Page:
He knocked her out and looked down her throat and saw nothing but great masses of white cells (puss cells).  He x-rayed her and saw her lung was full of masses of white cells.  Once she woke up and we were there she was back to her old self.  He removed some of the mess and it made her feel better.  He changed her antibiotics and told us to take her to Washington State University if she didn't get over it on Monday.

She looked really chipper when we left the vets on Thursday.  There was a Border Collie in the waiting room and the two of them looked like they wanted to herd something together.

Friday night she coughed and coughed.  Saturday morning she had lost all her vitality and was in a sad state indeed.  We took her to W.S.U at Pullman.

Here she is at W.S.U.  A dog came into the hospital who was bleeding out and so it was all hands on deck and we had to wait a bit...which was fine..I hope that other dog made it.

Teddy is very nervous around other people.  I have never seen such a timid dog. She piddled all over our regular vets examining table and floor, so when we went into the W.S.U. hospital I warned everyone to stand clear because she was a piddler...they got a chuckle out of that.  I was being serious.

W.S.U. veterinary teaching hospital is the best equipped in the nation.  Teddy was in the best place she could be...all though Teddy could think of many other places she'd rather be.

Brad received his animal science degree from W.S.U. in 1976 and so he asked if he could get an alum lol.

I couldn't control myself.  What else could a professional artist (which I am) and  an authority on dogs (very debatable) do with time on her hands and a big white board in a vet teaching hospital?

I put my artistic talents and canine knowledge on display.......

I should have signed it....could be worth something one day.  (I wonder if some poor innocent student got a lecture for putting that back arrow too low).

Teddy was examined first by a very nice vet student.  He's going to make a wonderful vet when he graduates.  Then an Australian vet came in and examined Teddy as well.  W.S.U. has students and residents from all over the world and I thought it marvelous how they had an Australian vet come in and examine an Australian Shepherd.  I started thinking of all the different breeds and what nationality vet they'd be paired with...German Shepherd - German.  Irish Wolfhound and Irish Setter - Irishman.  A Great Dane - Great Dane.  Italian Greyhound - Italian. Old English Sheep dog - Old English bloke.  Welsh Terrier - Welshman.  Did I ever mention my mind wanders?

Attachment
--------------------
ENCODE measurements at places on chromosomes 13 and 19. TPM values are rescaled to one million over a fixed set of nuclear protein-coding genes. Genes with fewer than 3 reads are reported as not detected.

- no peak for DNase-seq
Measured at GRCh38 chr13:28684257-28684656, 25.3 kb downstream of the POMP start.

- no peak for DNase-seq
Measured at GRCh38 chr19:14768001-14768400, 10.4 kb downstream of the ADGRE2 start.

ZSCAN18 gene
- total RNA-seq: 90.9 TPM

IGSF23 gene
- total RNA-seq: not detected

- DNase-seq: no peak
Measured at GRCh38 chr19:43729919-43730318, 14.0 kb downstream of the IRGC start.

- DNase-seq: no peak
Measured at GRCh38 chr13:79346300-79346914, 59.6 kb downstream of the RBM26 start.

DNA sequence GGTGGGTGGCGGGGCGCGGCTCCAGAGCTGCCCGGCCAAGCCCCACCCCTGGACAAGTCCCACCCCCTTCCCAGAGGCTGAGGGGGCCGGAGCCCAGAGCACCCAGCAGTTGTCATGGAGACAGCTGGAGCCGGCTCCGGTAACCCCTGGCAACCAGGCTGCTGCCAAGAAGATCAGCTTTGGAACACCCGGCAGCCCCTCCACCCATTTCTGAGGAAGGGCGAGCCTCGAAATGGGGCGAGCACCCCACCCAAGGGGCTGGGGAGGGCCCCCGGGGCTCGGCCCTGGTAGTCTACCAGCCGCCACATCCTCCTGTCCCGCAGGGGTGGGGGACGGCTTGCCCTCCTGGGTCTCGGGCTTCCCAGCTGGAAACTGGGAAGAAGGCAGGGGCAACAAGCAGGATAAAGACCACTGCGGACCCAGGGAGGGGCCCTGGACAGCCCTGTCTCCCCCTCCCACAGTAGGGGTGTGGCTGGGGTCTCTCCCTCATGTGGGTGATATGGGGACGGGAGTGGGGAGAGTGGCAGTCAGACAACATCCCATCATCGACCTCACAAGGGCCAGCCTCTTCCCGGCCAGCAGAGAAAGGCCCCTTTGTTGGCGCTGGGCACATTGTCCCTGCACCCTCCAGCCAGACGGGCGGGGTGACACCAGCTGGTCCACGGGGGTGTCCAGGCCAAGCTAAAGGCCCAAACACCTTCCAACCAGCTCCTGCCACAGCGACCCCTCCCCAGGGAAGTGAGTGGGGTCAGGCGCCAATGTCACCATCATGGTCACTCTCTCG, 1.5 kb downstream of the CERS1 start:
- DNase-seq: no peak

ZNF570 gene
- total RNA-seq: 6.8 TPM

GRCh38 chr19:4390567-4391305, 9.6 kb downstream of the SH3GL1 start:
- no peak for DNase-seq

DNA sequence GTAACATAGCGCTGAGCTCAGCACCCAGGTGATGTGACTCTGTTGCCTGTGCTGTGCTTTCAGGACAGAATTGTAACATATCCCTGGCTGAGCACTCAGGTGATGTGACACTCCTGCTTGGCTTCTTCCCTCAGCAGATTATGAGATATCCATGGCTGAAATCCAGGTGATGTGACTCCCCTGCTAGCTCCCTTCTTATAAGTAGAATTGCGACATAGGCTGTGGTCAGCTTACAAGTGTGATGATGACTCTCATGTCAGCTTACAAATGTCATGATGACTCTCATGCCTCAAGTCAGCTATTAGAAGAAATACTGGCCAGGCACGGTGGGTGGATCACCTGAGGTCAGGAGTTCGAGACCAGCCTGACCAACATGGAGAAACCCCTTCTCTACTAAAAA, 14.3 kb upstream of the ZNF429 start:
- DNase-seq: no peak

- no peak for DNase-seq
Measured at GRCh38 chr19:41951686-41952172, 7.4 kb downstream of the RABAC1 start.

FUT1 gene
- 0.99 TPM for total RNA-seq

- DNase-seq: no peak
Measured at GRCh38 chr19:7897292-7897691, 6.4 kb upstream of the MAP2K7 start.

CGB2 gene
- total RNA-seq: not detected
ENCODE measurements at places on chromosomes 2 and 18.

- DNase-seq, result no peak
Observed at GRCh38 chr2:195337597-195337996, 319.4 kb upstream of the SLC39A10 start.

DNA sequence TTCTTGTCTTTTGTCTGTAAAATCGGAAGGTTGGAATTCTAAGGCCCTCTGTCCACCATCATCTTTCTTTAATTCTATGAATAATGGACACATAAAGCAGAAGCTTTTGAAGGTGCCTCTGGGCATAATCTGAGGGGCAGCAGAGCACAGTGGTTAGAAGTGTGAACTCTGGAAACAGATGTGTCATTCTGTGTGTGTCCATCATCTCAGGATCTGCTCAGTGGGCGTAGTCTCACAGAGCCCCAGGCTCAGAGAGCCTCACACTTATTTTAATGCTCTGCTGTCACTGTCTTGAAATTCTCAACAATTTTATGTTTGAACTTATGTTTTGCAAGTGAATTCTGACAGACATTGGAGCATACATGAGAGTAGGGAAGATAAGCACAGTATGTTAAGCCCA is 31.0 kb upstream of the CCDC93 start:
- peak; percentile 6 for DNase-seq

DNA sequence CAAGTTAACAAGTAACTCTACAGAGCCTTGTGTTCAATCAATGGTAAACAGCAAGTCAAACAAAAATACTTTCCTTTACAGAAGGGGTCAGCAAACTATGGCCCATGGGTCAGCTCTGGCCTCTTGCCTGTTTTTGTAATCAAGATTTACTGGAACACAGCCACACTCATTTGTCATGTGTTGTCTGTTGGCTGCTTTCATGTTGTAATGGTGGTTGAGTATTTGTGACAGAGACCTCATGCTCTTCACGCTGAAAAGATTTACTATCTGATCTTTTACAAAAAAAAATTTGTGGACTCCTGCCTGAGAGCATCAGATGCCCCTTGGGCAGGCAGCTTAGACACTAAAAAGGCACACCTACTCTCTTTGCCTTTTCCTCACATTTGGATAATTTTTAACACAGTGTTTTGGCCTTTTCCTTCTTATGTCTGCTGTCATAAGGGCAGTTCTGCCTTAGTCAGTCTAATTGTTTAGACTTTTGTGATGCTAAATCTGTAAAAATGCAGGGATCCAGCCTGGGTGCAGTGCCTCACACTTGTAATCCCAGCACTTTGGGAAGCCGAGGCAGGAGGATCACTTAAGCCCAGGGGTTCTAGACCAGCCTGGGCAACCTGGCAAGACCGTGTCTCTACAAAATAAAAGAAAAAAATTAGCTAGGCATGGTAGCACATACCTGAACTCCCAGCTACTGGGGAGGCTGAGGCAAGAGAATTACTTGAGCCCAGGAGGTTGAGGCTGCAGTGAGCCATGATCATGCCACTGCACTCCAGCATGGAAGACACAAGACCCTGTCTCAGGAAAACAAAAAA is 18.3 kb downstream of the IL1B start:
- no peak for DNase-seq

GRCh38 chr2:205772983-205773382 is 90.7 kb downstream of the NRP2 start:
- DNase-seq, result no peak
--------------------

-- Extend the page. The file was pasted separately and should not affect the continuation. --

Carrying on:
At W.S.U. they discovered the white cells were eosinphiles which indicate parasites like lung worm or an allergic reaction or asthma.  Further tests will be done.  In the mean time she has been wormed, just in case.  Lung worm is very rare in this area, but our dog Blondie came from Oklahoma.  Blondie was wormed before she came here but I'm wondering if she might have been a carrier.

We will pick Teddy up today.  We have been informed that she is very frightened there...poor shy doggie.

After our visit to the vet hospital we ate at one of Brad's haunts from his student days at Pullman.           

No more drunken debauchery for old he is studying the menu.

Tuesday, July 10, 2012

Fawn on the lawn.

I was surprised to see a little fawn walking across the lawn just outside my window.  I got my camera and took some pictures of him as he sampled the alfalfa.

He was all by himself and seemed to be having a good time.  He nibbled this and that and then enjoyed a cooling off under the sprinklers.  Later that evening William saw him walking past the house and back up the bluff with our cat, Tommy Two Tone,, stalking him.  I wonder where his mother was.  Was she taking a nap and he ran off to play under the sprinklers?  It was been very hot the last few days - up around the 100 degree F mark.

Poor Teddy has been unwell.  She ate a rawhide chew too fast and has been coughing and throwing up.  She saw her vet yesterday and he thought she looked really good considering.  He examined her ...felt her throat and looked down it.  He couldn't feel or see anything.  She sat on the examining table looking sorry for herself.  He didn't want to put a scope down her throat because he felt it could do more harm than good right now.  He thinks she's coughing because her throat was hurt and he's hoping it'll get better.  He gave us some antibiotics and if she doesn't start to feel better he wants to see her again.  Today she only coughed a few times but she is not her playful self yet.  It might be the heat.  She hates the heat as much as I do.

Here she is today...